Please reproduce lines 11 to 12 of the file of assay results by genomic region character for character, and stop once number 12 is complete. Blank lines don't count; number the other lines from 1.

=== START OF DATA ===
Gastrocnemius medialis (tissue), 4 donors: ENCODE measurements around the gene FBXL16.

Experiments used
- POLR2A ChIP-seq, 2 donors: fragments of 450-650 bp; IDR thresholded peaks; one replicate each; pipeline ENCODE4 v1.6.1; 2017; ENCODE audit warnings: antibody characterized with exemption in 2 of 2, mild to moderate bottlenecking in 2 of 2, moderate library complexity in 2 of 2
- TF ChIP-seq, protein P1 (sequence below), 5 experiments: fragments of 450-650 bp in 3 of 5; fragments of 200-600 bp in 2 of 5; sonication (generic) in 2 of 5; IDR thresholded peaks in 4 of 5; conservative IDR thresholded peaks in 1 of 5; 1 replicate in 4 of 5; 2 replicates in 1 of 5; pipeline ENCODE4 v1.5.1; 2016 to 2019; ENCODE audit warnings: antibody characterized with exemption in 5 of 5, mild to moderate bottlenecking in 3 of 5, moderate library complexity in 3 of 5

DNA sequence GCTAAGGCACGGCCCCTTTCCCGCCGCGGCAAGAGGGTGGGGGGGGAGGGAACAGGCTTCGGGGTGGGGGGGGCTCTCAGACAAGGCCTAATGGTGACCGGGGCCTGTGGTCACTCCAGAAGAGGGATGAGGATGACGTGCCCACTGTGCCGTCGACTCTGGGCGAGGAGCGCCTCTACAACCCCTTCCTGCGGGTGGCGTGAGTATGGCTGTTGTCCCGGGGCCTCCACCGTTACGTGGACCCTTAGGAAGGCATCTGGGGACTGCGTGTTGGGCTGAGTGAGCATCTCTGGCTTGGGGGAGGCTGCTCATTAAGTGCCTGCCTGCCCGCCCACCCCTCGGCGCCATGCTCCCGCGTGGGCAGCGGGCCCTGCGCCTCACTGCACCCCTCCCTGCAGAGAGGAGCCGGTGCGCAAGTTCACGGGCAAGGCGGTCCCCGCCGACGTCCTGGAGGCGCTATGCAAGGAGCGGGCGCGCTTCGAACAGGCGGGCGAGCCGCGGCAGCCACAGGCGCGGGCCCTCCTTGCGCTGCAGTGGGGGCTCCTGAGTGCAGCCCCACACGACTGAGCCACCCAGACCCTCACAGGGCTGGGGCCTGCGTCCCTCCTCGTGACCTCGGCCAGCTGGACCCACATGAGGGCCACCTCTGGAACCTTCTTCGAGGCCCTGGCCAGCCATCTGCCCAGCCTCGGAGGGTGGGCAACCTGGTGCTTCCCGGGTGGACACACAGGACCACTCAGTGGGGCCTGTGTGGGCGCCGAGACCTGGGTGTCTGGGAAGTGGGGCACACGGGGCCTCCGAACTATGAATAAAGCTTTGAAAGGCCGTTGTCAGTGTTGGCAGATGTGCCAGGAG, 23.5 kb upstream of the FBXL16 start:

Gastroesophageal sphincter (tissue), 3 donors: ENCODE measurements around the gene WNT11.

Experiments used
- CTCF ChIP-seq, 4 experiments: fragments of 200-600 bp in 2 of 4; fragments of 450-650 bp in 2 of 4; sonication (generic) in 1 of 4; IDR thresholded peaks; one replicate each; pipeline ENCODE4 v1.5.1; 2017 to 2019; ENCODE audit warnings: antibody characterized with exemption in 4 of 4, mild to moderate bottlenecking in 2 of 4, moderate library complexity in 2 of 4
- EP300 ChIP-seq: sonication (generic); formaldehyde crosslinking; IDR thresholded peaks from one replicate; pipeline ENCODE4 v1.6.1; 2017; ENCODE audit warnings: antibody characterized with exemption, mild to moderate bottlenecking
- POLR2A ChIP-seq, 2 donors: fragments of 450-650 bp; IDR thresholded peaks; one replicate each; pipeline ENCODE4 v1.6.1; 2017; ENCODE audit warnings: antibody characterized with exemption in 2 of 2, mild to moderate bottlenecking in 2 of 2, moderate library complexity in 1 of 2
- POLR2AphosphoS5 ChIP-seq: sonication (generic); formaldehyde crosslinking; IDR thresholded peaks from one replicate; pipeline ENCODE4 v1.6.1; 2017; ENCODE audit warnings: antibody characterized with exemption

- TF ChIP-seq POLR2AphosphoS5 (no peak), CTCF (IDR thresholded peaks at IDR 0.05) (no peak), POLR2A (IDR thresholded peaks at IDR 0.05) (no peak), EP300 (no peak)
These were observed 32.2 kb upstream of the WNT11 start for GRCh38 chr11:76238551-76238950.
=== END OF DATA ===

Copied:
- POLR2AphosphoS5 ChIP-seq: sonication (generic); formaldehyde crosslinking; IDR thresholded peaks from one replicate; pipeline ENCODE4 v1.6.1; 2017; ENCODE audit warnings: antibody characterized with exemption

- TF ChIP-seq POLR2AphosphoS5 (no peak), CTCF (IDR thresholded peaks at IDR 0.05) (no peak), POLR2A (IDR thresholded peaks at IDR 0.05) (no peak), EP300 (no peak)